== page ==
Old metal looked clean enough (to me) to weld new stuff to...no problem.
    What are you using??....MIG...stick...TIG? Be sure and use a big enough "drop cord"..if you need one. I found out the hard way you loose voltage/heat with a long/too small cord. Welds really crappy...even if you're a pretty good welder. Just a FYI.
    I'm sure you know the tricks about using copper/brass plate as a backing strip when filling holes.
    Another plus is....the old stuff you are welding to is way thicker than the new sheet metal of modern cars.
    Remember "throw your heat"(angle the torch ) toward the thicker metal to prevent blow outs.
    Since body welding is NOT a structural weld don't worry about getting "full" penetration. Just stick it together and you'll be fine.
    It ain't like you will be leaving it outside....exposed to the wet weather, right?!
    Shucks.............I rarely wash mine with water, I just use lemon pledge on it!(but that's a different post)
    6sally6
     
    46international likes this.
  10. alchemy
    Joined: Sep 27, 2002
    Posts: 17,467

    alchemy
    ALLIANCE MEMBER

    I sure hope you are going to weld that B pillar to the subrail before the patch goes on.

    I think a grinder could clean the 1/4" of metal right next to your weld to make it clean enough. Especially for MIG (Not flux core, right? That stuff makes horrible welds). Make sure the body is all bolted together and ABSOLUTELY ALIGNED STRAIGHT. Even a couple small patch panels way down there will throw the rest of the body off if you weld them in crooked. Best to get the doors hung and gapped nicely before you weld the quarter patch on.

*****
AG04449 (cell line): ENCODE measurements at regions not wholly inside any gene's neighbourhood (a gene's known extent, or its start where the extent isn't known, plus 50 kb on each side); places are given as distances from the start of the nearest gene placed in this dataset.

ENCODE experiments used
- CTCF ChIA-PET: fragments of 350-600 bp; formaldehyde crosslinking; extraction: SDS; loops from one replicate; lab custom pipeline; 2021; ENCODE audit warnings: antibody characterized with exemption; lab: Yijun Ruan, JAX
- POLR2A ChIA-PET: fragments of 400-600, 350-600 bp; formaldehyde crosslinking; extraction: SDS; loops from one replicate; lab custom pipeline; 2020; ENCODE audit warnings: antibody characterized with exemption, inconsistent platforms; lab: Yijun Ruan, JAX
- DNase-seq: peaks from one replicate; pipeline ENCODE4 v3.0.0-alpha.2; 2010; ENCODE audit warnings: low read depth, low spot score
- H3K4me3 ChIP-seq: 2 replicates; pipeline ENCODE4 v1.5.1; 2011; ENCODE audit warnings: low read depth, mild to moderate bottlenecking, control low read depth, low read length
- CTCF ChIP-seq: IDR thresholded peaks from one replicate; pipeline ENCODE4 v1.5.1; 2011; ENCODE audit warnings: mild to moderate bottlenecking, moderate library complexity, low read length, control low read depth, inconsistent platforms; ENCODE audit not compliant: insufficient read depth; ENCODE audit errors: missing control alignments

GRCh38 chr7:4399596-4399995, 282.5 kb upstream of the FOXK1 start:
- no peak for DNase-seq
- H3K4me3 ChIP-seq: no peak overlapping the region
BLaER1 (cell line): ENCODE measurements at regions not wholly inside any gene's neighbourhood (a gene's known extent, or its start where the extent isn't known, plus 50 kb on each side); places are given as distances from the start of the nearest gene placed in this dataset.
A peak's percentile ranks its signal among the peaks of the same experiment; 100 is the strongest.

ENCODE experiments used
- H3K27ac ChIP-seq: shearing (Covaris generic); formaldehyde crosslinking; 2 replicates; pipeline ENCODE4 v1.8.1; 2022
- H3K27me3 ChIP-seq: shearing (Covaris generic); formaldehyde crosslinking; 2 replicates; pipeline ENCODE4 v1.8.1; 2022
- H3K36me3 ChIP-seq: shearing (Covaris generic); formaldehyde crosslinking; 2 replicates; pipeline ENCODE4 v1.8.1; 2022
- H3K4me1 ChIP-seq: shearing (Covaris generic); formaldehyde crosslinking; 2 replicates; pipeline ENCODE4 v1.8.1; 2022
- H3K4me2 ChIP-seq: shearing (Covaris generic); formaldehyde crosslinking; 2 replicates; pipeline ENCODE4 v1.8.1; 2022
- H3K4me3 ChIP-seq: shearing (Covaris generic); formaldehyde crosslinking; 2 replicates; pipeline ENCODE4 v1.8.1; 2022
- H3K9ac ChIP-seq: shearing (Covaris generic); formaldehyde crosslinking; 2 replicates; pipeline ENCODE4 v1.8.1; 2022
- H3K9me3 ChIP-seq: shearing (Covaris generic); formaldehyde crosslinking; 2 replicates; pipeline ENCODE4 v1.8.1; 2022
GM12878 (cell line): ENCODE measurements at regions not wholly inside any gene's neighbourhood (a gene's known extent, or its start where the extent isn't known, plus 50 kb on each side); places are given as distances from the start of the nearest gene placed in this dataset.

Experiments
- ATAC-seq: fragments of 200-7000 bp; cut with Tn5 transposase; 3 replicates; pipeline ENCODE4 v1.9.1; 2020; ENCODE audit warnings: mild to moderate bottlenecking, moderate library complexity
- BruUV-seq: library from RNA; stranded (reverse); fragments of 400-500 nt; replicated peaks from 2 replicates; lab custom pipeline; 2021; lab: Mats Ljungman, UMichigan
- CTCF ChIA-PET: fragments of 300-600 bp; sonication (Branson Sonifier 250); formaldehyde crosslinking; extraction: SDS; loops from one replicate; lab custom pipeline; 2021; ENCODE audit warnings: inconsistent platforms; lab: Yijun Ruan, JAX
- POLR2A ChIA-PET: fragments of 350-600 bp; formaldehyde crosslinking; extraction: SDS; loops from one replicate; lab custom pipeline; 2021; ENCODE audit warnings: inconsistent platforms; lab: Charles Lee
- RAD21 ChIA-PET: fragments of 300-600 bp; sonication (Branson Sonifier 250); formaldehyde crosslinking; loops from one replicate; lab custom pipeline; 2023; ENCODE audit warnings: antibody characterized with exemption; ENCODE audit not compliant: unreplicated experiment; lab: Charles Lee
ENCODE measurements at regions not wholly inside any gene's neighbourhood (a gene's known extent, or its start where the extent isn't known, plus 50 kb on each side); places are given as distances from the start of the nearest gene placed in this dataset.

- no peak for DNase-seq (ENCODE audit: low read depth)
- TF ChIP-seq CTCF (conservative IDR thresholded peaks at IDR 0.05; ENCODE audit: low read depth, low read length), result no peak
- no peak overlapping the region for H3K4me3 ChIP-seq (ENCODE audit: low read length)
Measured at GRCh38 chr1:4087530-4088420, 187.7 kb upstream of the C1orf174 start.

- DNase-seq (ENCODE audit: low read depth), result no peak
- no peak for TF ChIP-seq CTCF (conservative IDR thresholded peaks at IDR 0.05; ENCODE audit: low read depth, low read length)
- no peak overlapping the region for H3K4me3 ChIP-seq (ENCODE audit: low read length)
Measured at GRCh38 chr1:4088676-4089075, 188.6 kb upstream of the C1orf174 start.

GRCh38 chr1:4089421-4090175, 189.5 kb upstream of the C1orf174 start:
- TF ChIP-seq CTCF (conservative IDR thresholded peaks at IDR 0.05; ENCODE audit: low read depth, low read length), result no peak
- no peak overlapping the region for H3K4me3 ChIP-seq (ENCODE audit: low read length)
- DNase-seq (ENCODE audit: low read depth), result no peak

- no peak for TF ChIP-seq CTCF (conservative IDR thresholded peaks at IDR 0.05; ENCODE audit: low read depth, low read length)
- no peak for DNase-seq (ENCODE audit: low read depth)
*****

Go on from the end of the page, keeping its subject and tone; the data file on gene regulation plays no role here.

tb33anda3rd and 66gmc like this.
  11. 1946caddy
    Joined: Dec 18, 2013
    Posts: 1,780

    1946caddy
    Member
    from washington

    All good advise. I would get a bunch of scrap metal the same gauge as your patch panels and parent metal ( 19 gauge ) and practice until I was confident to proceed on my car.
     
    46international and Hombre like this.
  12. baspinall
    Joined: Dec 8, 2009
    Posts: 450

    baspinall
    Member
    from SE PA

    Ok well reading some of these responses gives me pause. Here's the deal. I am truing to build this body on a piece of crap table. I leveled the subframe on the table. I then worked from the rear forward. The panel below the deck lid then quarters then B pillars temporarily sheet metal screwed to sub rail. I measured the width of the doors at the hinges and then tack welded bar stock to the A pillars. The doors will close but are not fitting perfect by any means.
    Why I went this route - I wanted to build it on the car frame originally. Kinda a catch 22 at that point. I can not lay the sub rails on the frame I have unless I remove about a 1 foot long section to span the axle and spring. So I changed plans and decided to build it on the table, get it braced and "then" chop out the areas of the sub frame and fab up "drawn picture" something along these lines.

    Squirrel - I added some picture of what I have patch wise.

    alchemy - I really wasn't going to weld the B pillars in yet? I'm sure when the body is on the car I will need to move things around a tiny bit for final alignment. I am using solid MIG .23.

    6sally6 - MIG .23 wire

    Nailhead - Yeah I think I will shoot it with the siphon blaster I have. If nothing else I will clean where any welding is to be done at least for now to see whats going on better. What you describe is exactly what I was afraid of. Starting to cut back to far and then having to start to fabricate pieces I am unable o do, basically getting in over my head. Exspecially the flat strip above that bad wheel well rusted area. Metal tools I have are very basic. Shrinker stretcher and a bead roller for the vise and a small Eastwood brake.
     

    Attached Files:

    Vic Walter likes this.
  13. You have about what I have metal working tool wise. dont be scared of it. If you want to try your had at fabbing a patch, try this. Instead of just cutting out what is rotted thru, make a template of what needs to be replaced. Then try making a patch that fits the template area. Dont cut anything out until you are happy with the patch you made or what ever you come up with to fill what needs to be cut out.